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Anthems





Anthem=Antiphon, fr. antiphonon: so called because two choirs sing
alternately.


Anthems are of two sorts--simple Anthems and compound Anthems. A
simple Anthem is one or more verses (often from Holy Scripture), used
to give character to a Psalm. A compound Anthem is a Hymn or Psalm
followed by a Verse, Respond, and Prayer. A simple Anthem was used,
for example, to give an Easter, Advent, &c. character to Venite.
Thus Dec. 16 is marked in the Calendar as O Sapientia because on that
day the following Anthem was used with Magnificat:

O Wisdom, which camest forth out of the mouth of the Most High, and
reachest from one end to the other, mightily and sweetly ordering all
things; Come and teach us the way of prudence.

These words are taken, with some alteration, from Wisd. viii. 1. On
each of the seven days which follow, until Dec. 23, a different Anthem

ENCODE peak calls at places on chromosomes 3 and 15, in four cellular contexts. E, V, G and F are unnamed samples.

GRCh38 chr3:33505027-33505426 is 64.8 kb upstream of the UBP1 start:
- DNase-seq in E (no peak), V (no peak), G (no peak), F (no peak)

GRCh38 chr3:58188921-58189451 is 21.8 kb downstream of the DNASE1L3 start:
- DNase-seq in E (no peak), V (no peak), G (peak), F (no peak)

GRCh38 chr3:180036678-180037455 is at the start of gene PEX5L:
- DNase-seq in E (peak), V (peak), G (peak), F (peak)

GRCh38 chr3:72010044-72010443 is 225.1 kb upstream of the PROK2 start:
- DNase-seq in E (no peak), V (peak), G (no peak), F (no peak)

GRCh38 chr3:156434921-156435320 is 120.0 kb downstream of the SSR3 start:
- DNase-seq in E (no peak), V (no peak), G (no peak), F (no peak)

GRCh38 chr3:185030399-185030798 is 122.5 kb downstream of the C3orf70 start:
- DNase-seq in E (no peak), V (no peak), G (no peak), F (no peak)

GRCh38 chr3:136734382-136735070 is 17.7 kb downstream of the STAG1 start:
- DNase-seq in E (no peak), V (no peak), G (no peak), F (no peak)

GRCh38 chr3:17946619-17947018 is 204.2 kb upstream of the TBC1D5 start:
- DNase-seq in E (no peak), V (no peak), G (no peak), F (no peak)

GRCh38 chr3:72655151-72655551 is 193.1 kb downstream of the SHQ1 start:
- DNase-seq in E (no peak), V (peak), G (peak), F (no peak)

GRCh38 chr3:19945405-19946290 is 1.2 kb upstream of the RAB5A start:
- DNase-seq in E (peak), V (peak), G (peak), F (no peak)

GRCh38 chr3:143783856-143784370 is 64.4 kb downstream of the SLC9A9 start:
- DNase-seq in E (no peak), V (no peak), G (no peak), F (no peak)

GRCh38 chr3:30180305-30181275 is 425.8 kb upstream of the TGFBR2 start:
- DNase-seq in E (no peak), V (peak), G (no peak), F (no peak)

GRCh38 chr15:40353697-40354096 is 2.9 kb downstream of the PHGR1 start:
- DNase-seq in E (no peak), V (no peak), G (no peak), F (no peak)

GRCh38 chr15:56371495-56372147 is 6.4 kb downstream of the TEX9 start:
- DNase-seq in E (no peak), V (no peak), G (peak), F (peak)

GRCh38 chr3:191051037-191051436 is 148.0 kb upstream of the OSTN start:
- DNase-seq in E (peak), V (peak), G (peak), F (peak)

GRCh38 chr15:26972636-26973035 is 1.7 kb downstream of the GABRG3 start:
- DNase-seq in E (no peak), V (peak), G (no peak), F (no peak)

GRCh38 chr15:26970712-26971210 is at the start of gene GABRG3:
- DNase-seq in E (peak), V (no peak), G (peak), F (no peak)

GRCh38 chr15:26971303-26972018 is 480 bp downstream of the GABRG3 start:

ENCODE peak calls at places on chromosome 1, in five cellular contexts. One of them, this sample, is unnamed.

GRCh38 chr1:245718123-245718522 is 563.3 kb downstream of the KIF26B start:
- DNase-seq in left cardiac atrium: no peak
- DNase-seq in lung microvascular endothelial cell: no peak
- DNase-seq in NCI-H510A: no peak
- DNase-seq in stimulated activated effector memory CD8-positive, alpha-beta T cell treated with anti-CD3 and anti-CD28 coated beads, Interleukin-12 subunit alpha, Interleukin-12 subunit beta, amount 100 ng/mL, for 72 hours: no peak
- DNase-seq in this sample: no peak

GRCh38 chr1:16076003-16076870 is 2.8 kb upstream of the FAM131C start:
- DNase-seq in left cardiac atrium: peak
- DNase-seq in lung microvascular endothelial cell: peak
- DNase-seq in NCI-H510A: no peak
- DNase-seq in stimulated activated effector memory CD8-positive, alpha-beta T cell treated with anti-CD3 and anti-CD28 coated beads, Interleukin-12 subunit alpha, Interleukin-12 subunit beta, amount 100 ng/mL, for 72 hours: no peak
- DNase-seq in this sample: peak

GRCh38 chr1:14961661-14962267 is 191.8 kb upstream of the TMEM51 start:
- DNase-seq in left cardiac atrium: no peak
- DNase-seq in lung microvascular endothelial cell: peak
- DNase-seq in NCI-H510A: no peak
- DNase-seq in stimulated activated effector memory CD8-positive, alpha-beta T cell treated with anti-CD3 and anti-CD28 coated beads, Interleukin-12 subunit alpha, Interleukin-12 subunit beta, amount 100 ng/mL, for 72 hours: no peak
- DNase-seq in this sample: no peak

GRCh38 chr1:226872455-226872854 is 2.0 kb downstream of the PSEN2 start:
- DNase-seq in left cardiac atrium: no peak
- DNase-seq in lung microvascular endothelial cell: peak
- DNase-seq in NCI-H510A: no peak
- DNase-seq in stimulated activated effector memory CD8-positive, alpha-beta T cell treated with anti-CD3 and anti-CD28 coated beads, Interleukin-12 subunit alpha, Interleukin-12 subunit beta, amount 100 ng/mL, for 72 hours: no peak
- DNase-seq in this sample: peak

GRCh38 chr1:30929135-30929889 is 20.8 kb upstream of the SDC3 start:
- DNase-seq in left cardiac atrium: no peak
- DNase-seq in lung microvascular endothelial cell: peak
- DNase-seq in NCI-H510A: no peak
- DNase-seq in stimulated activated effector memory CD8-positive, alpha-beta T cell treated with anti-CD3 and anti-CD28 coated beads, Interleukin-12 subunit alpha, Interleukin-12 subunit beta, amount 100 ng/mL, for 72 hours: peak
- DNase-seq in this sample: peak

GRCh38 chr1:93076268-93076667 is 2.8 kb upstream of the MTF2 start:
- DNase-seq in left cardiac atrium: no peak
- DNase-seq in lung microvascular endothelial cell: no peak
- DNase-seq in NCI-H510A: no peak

was used with Magnificat; and forasmuch as these eight Anthems begin
with O (O Wisdom, O Lord, O Root of Jesse, &c.), they were known as the
O Anthems. Similarly on The Epiphany, S. Matth. ii. 1, 2, 11 was sung
as an Antiphon to Magnificat; and on Whitsunday S. John iv. 23. {147}
These are instances of the use of simple Anthems in the Services before
1549. The following illustrates the purpose for which they were
appointed. It will be observed that the Advent thought was made to
pervade the whole Psalm.





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Previous: The Prayer For The King Was Inserted In 1559



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